In the unfolding reality of urban lawlessness, the city of Compton fell victim to a staggering act of violence last week, witnessing a community bastion, Ruben’s Bakery & Mexican Food, devastated by a mass looting attack. The looters, a mob of over 100, left the bakery nursing damages that the owner, Ruben Ramirez Jr, estimates at a heart-wrenching $70,000. The son of Mexican immigrants, Ramirez and his family have been left bewildered and distraught as they scramble to piece their business back together.
Owner of the Compton bakery that was looted in several viral videos, Ruben Ramirez, joins @SandraSmithFox to detail what happened, his confusion over why he was targeted and who these looters were, and his efforts to rebuild his store for his community. #AmericaReports pic.twitter.com/5cpYaaKFCN
— America Reports (@AmericaRpts) January 5, 2024
The terror unfolded under the cover of a pitch-black night, sprung upon the unsuspecting neighborhood at 3 a.m. after an unrelated nearby street takeover. Surveillance footage reveals a white Kia being brutally reversed through the bakery’s entrance—not once, but twice—as a large mob circled anxiously around. Inside, masked looters ran riot, savagely ransacking the premises and elbowing their way past fellow thieves to flee into the lurking darkness. In a heart-rending glimpse of the aftermath, pictures reveal a scene of utter devastation. Open food containers carelessly tossed around, shattered glass, a destroyed metal-grated window, a bare cash register—the family-owned bakery had been reduced to a hollow shell in a matter of minutes.
Speaking to Fox News, a visibly distressed Ramirez described the ordeal as an ‘unprecedented event’, admitting that although street takeovers were no stranger to the area, this particular incident had left him reeling. “This has never happened to us before. It’s never anything like this,” he shared. His heartache only amplified as he detailed the contents of the stolen loot: meat scales, meat, grocery items, even lottery tickets.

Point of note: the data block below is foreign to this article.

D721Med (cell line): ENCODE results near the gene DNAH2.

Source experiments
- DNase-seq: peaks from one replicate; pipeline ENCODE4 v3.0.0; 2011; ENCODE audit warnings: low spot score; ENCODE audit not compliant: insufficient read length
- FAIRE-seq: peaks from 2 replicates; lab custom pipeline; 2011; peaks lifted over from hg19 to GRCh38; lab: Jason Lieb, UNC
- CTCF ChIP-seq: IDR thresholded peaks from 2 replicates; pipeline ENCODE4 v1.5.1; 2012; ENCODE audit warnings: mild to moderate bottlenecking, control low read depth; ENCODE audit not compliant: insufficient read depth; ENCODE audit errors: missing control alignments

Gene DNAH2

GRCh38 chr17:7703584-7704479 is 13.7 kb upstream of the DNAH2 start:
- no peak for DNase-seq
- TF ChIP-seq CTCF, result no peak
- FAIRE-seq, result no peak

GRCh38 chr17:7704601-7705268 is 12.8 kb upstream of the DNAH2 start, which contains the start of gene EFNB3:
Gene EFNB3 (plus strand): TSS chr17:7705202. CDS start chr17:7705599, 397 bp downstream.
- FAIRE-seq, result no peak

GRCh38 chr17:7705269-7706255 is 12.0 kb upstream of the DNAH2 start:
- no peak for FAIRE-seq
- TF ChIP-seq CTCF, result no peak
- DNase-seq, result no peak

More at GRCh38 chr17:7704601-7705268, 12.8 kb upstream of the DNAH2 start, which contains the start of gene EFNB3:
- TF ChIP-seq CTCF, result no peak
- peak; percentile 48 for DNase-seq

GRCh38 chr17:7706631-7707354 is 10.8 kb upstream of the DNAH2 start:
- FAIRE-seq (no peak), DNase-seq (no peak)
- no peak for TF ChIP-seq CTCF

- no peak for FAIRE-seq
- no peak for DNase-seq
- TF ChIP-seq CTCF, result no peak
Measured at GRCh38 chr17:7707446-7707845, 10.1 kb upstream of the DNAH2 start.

Reflecting on the decades his parents had spent nurturing their business, a bitter Ramirez called for justice, saying, “The worst is seeing my parents, who built something for over 48 years, to almost lose it because of this violence that’s going on right now. These street takeovers in Compton have been getting worse and worse, and I’m not the only one frustrated. My neighbors here are telling me the same thing.”
As of now, no arrests have been made in connection to the shocking burglary. Los Angeles authorities, including Captain Melissa Ramirez of the Los Angeles Sheriff’s Department, are having to grapple with not only the bakery’s plight but also a larger, concerning pattern of escalating retail theft and street takeovers, a recurring urban menace choking the city’s peace.
In conclusion, this horrifying incident raises a red flag on the alarming decay of communal peace in urban neighborhoods. The distressing sight of a family-owned bakery, a neighborhood stalwart built over four decades, reduced to shambles echoes the desperate need for decisive law enforcement action. The Ramirez family, while seeking justice, is earnestly endeavoring to regain their business footing and return to serving their community, just as they have done for years. However, their tale serves as a stark reminder of a bigger urban problem, requiring urgent and targeted intervention to reclaim the streets of Los Angeles from the tightening grip of destructive lawlessness. It’s time to step up and protect not just brick and mortars, but also the spirit of neighborhood businesses that are the lifelines of urban society.